Featured Research

from universities, journals, and other organizations

Fighting disease from within the mosquito: New techniques to help halt the spread of disease

Date:
April 10, 2013
Source:
University of Melbourne
Summary:
Scientists have revealed a new technique to introduce disease-blocking bacteria into mosquitoes, with promising results that may halt the spread of diseases such as dengue, yellow fever and potentially malaria.

Scientists have revealed a new technique to introduce disease-blocking bacteria into mosquitoes, with promising results that may halt the spread of diseases such as dengue, yellow fever and potentially malaria.

Related Articles


When infected with the bacteria Wolbachia, mosquitoes are unable to spread viruses such as dengue, a disease which kills round 40,000 people each year with no vaccines or specific treatments currently available. There have been around 2,400 cases of dengue infection in Northern Australia in recent years.

However, the bacteria has been difficult to spread within the mosquito population because it reduces the mosquitoes' ability to lay viable eggs.

Now Professor Hoffmann from the University of Melbourne and Professor Michale Turelli from the University of California have shown that by introducing an insecticide resistance gene alongside the Wolbachia bacteria into the mosquito, that the insects pass on the disease-blocking bacteria to other mosquitoes faster. The results are published today in the journal Proceedings of the Royal Society B.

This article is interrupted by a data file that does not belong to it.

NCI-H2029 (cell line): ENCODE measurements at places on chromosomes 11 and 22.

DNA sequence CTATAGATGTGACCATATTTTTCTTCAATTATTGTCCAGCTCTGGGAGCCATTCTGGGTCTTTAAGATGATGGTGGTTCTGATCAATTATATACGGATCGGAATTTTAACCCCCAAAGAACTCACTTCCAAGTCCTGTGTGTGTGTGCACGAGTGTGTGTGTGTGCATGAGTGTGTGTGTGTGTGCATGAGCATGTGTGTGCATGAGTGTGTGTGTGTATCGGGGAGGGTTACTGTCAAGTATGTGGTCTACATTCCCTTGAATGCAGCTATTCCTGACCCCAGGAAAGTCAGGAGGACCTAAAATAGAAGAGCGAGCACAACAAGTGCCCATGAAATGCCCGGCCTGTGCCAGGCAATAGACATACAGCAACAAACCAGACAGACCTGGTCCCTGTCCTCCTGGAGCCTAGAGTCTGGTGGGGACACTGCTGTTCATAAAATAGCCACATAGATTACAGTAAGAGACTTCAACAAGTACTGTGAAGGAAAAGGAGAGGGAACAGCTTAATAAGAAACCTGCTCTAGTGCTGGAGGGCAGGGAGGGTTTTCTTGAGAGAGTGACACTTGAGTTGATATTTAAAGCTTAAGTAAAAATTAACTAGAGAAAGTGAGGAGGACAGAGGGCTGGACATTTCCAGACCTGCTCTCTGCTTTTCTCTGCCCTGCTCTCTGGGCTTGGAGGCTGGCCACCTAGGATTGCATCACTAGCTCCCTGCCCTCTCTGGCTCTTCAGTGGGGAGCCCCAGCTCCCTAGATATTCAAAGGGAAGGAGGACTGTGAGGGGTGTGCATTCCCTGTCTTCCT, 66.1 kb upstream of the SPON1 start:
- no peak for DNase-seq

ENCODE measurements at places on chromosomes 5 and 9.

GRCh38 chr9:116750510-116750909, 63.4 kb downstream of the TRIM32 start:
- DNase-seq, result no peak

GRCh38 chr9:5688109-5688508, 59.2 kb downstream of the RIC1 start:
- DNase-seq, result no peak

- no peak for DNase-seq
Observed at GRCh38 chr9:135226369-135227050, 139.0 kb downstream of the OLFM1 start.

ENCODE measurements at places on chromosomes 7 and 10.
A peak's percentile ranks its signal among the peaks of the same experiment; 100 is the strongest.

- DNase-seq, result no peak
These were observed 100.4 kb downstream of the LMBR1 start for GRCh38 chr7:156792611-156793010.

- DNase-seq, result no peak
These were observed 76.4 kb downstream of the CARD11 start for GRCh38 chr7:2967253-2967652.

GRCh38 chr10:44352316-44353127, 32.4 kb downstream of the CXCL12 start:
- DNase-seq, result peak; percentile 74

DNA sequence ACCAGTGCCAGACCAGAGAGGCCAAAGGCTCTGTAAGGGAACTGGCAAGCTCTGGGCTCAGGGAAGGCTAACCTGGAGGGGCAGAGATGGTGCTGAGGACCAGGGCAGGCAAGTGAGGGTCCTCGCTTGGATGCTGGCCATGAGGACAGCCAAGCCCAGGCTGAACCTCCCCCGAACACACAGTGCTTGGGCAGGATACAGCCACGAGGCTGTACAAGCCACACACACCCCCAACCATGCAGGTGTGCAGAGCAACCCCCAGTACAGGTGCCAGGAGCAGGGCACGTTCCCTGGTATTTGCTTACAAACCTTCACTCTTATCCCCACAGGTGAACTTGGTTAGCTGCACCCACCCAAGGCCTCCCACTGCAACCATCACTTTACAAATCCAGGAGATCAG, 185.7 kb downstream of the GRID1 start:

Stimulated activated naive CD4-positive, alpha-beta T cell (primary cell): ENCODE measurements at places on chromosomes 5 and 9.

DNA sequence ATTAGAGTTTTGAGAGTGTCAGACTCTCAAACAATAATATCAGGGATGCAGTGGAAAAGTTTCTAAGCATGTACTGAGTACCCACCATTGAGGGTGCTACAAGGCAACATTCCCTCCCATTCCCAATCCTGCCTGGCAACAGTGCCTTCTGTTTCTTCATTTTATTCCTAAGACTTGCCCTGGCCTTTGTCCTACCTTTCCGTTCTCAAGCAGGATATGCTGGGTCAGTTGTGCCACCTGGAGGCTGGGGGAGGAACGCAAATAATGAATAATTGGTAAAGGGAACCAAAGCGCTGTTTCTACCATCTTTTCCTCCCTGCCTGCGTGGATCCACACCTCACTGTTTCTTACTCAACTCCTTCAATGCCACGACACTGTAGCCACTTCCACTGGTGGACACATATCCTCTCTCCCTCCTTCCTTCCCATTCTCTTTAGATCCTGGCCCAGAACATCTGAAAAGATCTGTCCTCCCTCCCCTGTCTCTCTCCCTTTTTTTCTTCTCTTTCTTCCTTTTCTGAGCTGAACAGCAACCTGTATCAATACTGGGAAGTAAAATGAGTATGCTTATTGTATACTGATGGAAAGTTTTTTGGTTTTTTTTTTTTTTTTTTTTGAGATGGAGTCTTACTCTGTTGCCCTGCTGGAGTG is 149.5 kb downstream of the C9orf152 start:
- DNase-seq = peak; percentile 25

This could mean that the spread of disease can be stopped faster, and less infected mosquitoes would need to be released in a disease control program said Professor Ary Hoffmann from the University of Melbourne's Bio21 Institute and Department of Genetics.

"Our results show that Wolbachia-based strategies could hold the key to a cheap and sustainable approach to disease control," Professor Hoffmann said.

Wolbachia bacteria strains live naturally inside up to 70% of all insects and are known to protect them against viral infection. The disease-blocking strain of Wolbachia was first discovered in Australian fruit flies in 1988 by Prof Hoffmann, and trials with collaborators at Monash and James Cook Universities in 2011 showed that Wolbachia-infected mosquitoes were unable to spread the dengue virus.

The approach taken in this new work involves adding a pesticide resistance gene to a newer strain of Wolbachia called wMelPop, which is a strong blocker of dengue and other viruses . Insecticide use is very common in dengue and malaria-prone regions and so this strategy should select for the survival of only the Wolbachia-infected mosquitoes, but then these insects would be unable to pass on a virus to humans.

Prof Hoffmann added that insecticide resistance genes would not spread to the uninfected mosquito populations because a Wolbachia-infected female with a resistance gene will always pass on both the gene and the bacteria to her offspring. Then, when an uninfected female mates with an infected male, the bacterium causes cytoplasmic incompatibility, which leads to the death of embryos.

"So the association between resistance and the infection is maintained, the resistance does not move into the rest of the population, and the strategy can utilize insecticides that are no longer part of active mosquito control programs."


Story Source:

The above story is based on materials provided by University of Melbourne. Note: Materials may be edited for content and length.


Journal Reference:

  1. A. A. Hoffmann, M. Turelli. Facilitating Wolbachia introductions into mosquito populations through insecticide-resistance selection. Proceedings of the Royal Society B: Biological Sciences, 2013; 280 (1760): 20130371 DOI: 10.1098/rspb.2013.0371